Count each day precious. Hold your children close. Give them an extra hug tonight. 

Wednesday, December 12, 2012

Why I Teach

"The whole art of teaching is the art of awakening the natural curiosity of young minds for the purpose of satisfying it afterwards." -- Anatole France

"Sapere Aude" - Dare to Know -- Horace

As you know from our brief little biographical note which appears on the side of our blog, both J and L have broad and varied backgrounds which include years, yes, as hard as it is to admit, even decades now, in education. Between the two of us this background spans teaching preschool through university, including teaching teachers and serving in administration. What drives two relatively sane individuals to spend a combined total of perhaps fifty years in education, around children of all ages, while raising four children of their own? Well, perhaps we're not as sane as we think we are, or perhaps there is something about the pursuit of knowledge, about research and exploration, and about the ability to share that knowledge with others and the excitement of that pursuit which keeps us going.

And that's why I teach. And it's why we blog. It's why as we begin to think ever more seriously about retiring and face the twilight of our careers in public and private education, that we reach out for further exploration. Oh there have been, and no doubt will continue to be, incredible moments of discovery both in and out of the classroom. The greatest moments have always been when our students begin to look beyond the classroom, beyond the textbook, beyond us, and begin to think and do for themselves. 

I have often told my students that I consider my role to be that of a facilitator. I am preparing them for the real world. That is why any real world experience we can provide our students which helps them in that respect, I believe is truly worthy. Children should be self-reflective, they should have goals, realistic dreams, and the tools they need to achieve those dreams.

Most recently, our students have been honored by several guest speakers who helped bring the real world into the classroom. A lovely young woman, whom I shall refer to as Miss Debbie, recently came to share and "train" our students how to work with elders who are afflicted with Alzheimer's. Service before self is another real-life skill. Dr. Beyer was asked to share his experience in Law Enforcement and answer questions about the Constitution and the Bill of Rights. And then there was our old pal, Tino, who with three days to go before filming another episode for Tales of the Fronties, came to share his wisdom and experience. His best advice to the students was not to give up on their dreams.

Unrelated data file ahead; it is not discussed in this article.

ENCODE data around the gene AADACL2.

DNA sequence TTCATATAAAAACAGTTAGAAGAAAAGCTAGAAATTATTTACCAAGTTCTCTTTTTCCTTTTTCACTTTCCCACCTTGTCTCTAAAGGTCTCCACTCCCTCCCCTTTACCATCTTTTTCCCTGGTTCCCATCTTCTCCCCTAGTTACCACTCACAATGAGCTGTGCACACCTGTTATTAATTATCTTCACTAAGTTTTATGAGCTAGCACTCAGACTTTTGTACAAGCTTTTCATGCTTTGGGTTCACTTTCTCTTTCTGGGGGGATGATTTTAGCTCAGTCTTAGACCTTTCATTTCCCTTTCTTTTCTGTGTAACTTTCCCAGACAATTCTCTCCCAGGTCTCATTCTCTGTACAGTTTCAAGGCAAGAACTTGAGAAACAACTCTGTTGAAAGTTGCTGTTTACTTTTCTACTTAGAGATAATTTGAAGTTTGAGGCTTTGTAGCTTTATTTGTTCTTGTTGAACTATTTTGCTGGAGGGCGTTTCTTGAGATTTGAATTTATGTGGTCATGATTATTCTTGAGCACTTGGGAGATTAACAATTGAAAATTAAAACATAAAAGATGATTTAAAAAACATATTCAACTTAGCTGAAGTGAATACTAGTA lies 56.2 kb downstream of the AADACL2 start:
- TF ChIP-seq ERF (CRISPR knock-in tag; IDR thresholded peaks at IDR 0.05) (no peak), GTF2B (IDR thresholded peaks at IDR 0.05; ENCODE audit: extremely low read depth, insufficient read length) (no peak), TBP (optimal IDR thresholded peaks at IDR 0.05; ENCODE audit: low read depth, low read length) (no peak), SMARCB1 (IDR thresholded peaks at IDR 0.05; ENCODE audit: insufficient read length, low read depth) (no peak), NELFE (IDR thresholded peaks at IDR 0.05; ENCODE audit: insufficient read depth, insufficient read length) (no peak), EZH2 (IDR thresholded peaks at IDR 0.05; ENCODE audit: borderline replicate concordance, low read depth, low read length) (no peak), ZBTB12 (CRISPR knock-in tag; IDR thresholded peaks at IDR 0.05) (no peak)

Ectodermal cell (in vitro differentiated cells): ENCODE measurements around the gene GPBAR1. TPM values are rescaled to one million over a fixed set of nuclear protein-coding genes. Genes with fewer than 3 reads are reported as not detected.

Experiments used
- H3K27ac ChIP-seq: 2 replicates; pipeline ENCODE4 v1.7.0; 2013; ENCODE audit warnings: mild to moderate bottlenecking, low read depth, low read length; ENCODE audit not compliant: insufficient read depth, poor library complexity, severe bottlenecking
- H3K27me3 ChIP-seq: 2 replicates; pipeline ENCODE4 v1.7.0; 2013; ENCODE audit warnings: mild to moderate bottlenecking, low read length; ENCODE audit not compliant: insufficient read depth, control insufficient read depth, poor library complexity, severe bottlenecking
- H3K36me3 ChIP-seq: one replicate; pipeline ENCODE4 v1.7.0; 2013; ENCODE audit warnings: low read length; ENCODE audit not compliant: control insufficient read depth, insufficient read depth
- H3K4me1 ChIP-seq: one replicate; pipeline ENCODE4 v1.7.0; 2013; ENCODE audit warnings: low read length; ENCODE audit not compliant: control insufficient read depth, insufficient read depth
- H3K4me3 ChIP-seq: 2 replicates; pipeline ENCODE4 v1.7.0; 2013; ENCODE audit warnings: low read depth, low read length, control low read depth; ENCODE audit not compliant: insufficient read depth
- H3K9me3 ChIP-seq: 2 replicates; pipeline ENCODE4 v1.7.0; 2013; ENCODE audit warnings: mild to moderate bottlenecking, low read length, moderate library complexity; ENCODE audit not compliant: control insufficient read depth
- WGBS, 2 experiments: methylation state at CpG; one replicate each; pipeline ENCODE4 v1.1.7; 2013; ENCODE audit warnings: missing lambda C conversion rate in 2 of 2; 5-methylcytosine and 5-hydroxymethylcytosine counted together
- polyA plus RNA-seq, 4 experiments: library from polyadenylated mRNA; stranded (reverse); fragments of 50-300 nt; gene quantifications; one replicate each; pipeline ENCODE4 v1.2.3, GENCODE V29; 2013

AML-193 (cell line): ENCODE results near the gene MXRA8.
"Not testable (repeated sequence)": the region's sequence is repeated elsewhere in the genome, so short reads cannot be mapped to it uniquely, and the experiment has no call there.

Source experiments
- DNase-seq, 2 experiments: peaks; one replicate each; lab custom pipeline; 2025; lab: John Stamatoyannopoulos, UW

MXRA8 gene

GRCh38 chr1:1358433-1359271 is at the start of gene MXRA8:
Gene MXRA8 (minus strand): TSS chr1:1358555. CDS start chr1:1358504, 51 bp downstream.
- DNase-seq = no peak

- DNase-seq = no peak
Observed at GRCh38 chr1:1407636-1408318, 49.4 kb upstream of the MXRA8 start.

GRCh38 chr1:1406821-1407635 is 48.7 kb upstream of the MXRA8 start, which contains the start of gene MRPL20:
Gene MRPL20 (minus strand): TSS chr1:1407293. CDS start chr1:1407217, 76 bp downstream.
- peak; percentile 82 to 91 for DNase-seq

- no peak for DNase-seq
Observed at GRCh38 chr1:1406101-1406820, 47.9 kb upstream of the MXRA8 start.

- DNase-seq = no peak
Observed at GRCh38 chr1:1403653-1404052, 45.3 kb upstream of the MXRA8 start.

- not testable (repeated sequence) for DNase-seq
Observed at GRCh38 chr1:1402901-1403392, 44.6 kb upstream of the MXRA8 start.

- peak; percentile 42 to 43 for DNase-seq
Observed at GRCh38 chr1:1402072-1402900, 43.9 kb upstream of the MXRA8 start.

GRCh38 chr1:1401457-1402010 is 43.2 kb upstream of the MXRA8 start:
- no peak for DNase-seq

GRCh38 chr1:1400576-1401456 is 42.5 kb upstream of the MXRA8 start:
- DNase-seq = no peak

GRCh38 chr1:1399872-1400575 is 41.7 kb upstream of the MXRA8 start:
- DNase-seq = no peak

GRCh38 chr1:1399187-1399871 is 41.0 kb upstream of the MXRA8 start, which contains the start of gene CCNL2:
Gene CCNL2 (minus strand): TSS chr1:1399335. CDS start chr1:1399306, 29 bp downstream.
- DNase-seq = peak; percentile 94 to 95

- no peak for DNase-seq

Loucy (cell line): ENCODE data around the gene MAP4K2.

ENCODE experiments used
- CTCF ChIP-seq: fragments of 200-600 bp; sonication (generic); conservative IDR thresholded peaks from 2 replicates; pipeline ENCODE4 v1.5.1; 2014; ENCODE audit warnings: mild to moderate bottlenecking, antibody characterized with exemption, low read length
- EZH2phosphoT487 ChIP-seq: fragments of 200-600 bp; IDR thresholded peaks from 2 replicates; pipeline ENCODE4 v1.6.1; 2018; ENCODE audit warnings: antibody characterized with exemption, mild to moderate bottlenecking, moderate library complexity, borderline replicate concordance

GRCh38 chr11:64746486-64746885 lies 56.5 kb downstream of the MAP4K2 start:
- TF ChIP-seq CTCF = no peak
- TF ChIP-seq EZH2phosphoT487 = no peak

(click above to watch video)

It is moments like these that remind me why I teach. And though J and L will walk out of the classroom one day, we will continue to educate ourselves and share what we discover, our research and exploration with you. Thank you for coming along for the ride -- stick around -- it will only get better!

Monday, December 3, 2012

In the Limelight

From Tales of The Frontier: The Ghosts

Recently J & L were invited once again to visit the set of one of Tino Luciano’s productions of the Tales of the Frontier. In a previous blog article, we introduced Mr. Luciano, the Big Dog himself, and now the sole-proprietor of Law Dog Productions, Film and Television, where we conducted a ‘behind the scenes’ moment for our readers and from the numerous comments we received, the research project seemed to have been a hit. Of course, being the folks we are, if there was a moment to return and report on the latest with the Law Dog crew, we were there.
Though we had been in the company of the cast before,  it was still another breath of fresh air to see something being filmed with a good old-fashioned message where the good guys win even when sometimes those ‘good guys’ have some faults of their own.
Many times in feature films or television series produced by the major studios most patrons have to burrow their heads when body parts fall off from ridiculous and nonsensical ‘zombies’ or aliens who have nothing better to do than travel a zillion light years to suck out the brains of ordinary humans on planet earth. Personally, this writer feels traveling that far would be quite a disappointment when the aliens actually make contact with modern humans and realize there is not that much to suck out. Then again, why are zombies always mad and vengeful? Being brought back to life should make them happy and thankful. That in a nutshell should show how far off the mark the big boys and girls of Hollywood really are.
But I digress. Back to Law Dogs.
The writing was crisp, the actors nothing but professional, the action developed and the overall take-away was one of superb professionalism from Luciano and his crew.
And speaking of the crew, it was like old home week for J & L when we saw Dale Noel, producer, Carole Schreiber, production supervisor, James Fuentez, 1st A.D., Lloyd Noel, horse wrangler (he and Dale also are the owners of the ranch were the shooting took place on this visit), and of course all the rest of the crew affectionately known as Law Dogs and Ladies, and who made us feel right at home.